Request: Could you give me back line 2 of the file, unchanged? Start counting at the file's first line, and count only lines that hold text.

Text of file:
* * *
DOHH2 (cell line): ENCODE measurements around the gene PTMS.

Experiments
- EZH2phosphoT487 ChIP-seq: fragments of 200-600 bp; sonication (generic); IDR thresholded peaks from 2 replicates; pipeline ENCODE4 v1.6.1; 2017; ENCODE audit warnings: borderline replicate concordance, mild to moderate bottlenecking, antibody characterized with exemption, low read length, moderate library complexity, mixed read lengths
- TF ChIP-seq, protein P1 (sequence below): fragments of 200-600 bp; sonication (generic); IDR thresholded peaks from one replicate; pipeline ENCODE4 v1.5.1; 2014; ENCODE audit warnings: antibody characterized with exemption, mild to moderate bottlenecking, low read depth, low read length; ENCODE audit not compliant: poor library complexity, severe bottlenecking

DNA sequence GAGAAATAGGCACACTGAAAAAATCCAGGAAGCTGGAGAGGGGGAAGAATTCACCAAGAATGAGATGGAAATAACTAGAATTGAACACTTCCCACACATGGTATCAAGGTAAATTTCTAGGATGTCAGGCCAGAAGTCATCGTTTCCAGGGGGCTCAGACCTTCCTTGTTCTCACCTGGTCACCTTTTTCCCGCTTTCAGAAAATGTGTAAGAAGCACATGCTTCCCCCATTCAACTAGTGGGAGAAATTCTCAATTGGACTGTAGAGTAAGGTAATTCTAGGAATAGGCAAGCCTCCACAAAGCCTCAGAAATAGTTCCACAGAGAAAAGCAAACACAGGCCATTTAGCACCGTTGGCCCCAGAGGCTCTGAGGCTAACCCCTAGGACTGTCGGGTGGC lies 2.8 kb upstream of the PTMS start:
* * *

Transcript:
Experiments